I am wanting to bake my go to cheesecake. It is baked in a 9" springform pan but I want to half the recipe. (Well, I don't really WANT to, but my waistline says I should!!!) Anyways, what type of vessel would work best for this? I am wondering if a large pie plate would work.

  • 2
    Do you want to be able to release it so that it's free from the pan the way a normal cheesecake is? That's why you use a springform. If you use a pie pan, you won't be able to remove it from the pan.... it also won't be as tall and won't have straight sides. What's your goal?
    – Catija
    Commented Feb 20, 2018 at 3:08
  • 1
    Doing a half-cheesecake is going to impact cooking times and stuff like that, isn't it? If you can find a recipe for a smaller volume, overall, then it will probably also have a recommended vessel to use. Might be easier (much, much easier, since cheesecake is involved) to recruit a couple friends to make the ultimate sacrifice (aka "eating most of your cheesecake") for the good of your waistline. Or make mini ones in muffin pans. I'm pretty sure I've seen it done that way. There must be recipes out there. I'm doing this as a comment since I don't have an actual recommendation that answers. Commented Feb 20, 2018 at 22:52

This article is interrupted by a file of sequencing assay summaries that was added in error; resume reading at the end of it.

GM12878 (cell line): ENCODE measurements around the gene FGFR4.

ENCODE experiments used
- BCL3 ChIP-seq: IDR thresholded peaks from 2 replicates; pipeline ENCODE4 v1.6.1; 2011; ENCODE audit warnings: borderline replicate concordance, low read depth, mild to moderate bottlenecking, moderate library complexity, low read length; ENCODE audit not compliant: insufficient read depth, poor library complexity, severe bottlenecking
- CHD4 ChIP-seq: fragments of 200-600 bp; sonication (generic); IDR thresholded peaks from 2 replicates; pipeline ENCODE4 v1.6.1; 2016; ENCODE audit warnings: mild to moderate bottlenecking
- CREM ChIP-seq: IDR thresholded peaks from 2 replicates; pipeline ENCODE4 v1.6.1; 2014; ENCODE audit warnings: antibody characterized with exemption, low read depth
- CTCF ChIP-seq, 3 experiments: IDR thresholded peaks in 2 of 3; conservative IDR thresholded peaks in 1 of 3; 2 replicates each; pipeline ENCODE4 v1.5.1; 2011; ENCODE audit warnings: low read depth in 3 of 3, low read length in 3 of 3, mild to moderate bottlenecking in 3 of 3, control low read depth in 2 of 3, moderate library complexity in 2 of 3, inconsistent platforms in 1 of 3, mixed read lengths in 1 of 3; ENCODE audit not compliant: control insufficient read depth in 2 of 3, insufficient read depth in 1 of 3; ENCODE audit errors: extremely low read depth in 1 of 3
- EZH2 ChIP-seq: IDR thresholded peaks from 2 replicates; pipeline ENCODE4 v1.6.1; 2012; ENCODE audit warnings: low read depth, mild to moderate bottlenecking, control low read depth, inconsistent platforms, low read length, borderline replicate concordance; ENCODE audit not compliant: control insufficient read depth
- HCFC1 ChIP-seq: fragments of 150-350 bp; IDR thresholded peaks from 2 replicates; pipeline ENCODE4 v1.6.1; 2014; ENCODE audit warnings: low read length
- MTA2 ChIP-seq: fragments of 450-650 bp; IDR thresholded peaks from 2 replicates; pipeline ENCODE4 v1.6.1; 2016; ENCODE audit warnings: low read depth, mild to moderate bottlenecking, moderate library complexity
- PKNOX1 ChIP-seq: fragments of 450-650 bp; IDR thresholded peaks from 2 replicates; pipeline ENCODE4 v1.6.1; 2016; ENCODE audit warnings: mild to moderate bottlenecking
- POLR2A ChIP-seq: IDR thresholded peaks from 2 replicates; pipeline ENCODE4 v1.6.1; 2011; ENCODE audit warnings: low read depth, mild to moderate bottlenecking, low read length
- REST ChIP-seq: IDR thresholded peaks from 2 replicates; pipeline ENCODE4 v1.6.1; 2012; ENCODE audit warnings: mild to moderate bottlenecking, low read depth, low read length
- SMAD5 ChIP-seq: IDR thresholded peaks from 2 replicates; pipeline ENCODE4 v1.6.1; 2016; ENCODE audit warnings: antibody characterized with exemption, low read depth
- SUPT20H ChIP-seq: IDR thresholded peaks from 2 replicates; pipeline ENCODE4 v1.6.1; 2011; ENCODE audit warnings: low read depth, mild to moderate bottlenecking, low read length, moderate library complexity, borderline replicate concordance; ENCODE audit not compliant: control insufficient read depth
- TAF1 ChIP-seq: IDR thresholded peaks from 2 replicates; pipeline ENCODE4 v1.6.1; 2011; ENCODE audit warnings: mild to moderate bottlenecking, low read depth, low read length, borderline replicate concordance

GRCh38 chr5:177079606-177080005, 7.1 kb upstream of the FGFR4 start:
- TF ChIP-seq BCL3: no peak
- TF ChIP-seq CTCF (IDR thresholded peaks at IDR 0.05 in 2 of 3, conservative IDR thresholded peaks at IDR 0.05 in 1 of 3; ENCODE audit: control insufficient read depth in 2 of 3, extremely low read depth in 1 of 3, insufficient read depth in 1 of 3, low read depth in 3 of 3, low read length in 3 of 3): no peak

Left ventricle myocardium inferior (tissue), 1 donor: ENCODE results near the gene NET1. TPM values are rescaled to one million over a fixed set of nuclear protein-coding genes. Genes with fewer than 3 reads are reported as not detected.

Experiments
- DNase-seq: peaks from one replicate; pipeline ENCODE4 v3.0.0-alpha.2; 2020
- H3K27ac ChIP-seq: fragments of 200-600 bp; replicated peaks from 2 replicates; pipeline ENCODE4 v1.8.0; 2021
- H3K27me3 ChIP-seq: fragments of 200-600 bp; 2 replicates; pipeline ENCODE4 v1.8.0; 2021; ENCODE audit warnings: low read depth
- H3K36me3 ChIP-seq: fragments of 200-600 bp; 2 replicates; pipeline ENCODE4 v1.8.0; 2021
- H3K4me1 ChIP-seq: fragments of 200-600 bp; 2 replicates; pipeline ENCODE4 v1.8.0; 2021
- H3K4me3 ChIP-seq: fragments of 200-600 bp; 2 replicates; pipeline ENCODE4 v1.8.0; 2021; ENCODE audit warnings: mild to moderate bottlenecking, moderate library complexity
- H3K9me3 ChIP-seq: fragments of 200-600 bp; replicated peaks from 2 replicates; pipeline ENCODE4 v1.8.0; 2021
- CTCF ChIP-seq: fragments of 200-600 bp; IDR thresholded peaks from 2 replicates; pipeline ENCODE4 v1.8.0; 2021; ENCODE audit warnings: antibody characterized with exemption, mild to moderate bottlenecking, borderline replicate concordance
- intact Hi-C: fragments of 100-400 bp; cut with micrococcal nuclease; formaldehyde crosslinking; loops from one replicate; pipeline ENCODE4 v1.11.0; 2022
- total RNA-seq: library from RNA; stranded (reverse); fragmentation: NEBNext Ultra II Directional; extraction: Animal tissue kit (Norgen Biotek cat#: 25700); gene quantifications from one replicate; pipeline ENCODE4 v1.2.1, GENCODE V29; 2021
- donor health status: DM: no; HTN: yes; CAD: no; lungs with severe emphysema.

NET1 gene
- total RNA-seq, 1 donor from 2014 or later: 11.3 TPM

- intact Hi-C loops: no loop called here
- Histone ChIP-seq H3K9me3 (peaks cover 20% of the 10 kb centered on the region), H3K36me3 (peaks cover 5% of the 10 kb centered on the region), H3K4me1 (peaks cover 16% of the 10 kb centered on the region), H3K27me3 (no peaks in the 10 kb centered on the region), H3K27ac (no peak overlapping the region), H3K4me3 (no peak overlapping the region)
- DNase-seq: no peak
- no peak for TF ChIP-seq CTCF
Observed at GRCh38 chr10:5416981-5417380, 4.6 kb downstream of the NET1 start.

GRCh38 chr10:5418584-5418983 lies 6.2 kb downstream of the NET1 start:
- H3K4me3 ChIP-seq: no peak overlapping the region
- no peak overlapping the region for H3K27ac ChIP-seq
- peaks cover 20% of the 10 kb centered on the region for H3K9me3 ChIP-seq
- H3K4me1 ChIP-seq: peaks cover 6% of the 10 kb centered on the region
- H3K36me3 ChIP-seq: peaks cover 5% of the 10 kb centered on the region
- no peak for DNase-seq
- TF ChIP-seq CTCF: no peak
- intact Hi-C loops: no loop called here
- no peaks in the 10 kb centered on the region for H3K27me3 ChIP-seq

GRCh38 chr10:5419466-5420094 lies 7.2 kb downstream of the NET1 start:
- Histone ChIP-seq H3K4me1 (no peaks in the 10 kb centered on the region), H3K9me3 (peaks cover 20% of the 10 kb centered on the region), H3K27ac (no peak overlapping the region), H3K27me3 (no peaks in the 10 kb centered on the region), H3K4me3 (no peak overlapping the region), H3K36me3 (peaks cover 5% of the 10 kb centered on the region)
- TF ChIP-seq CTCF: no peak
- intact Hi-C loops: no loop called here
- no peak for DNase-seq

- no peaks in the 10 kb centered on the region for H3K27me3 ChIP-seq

• Don't listen to your waistline. You don't need that kind of negativity in your life. Commented Mar 8, 2018 at 16:29
  • Best advice yet!!!
    – Hutchette
    Commented Mar 9, 2018 at 20:17

3 Answers 3


A 9" pan has a surface area* of 81π/4 square inches. A 6" pan is 36π/4, or just under half, so the depth will be similar (~10% deeper). 6" springform pans are easy to get. If your existing pan is dead-on 9", you might like a 6 that comes up a little big, as many pans do. Or you could make a 2/3 quantity in a 7" pan, something I often do with 3-egg recipes.

*The factor of π/4 cancels, so you only need to consider the ratio of the square of the diameters. In fact, because π/4=0.79≈1, you can often ignore it when converting between rectangular and round pans, given that the limited range of sizes available.


After halving your recipe pour the custard into 4oz ramekin (about 2/3rd full each) until you are out of custard. This will allow you to scale your servings down (or up) to whatever recipe you are using. You might try baking them in a bain marie (water bath) as that would be more forgiving to over cooking as you experiment with times to match the new portion size.

(if you are doing the traditional graham cracker crust you can press that to the bottom of the ramekin then pour)


I suggest that you bake an entire cheesecake, then freeze 1/2 or even 3/4. I have frozen cheesecakes for years without any change in flavor or texture. Also, bakery supply houses supply smaller size springform pans. If your primary reason for making a smaller cheesecake is to reduce your caloric intake, try a reduced-fat or reduced-calorie cheesecake recipe. I have found this type of recipe in "The Joy of Cooking," the old "Woman's Day Encyclopedia of Cooking," and America's Test Kitchen cookbooks. You can also reduce calories in any cheesecake by substituting Neufchatel cheese for the cream cheese. Because my husband has type 2 diabetes, I also substitute Splenda for 1/2 or all the sugar. Good luck!

  • I will definitely be giving your suggestions a try, especially the Splenda. My husband also has Diabetes. Thank so much!
    – Hutchette
    Commented Mar 4, 2018 at 23:17

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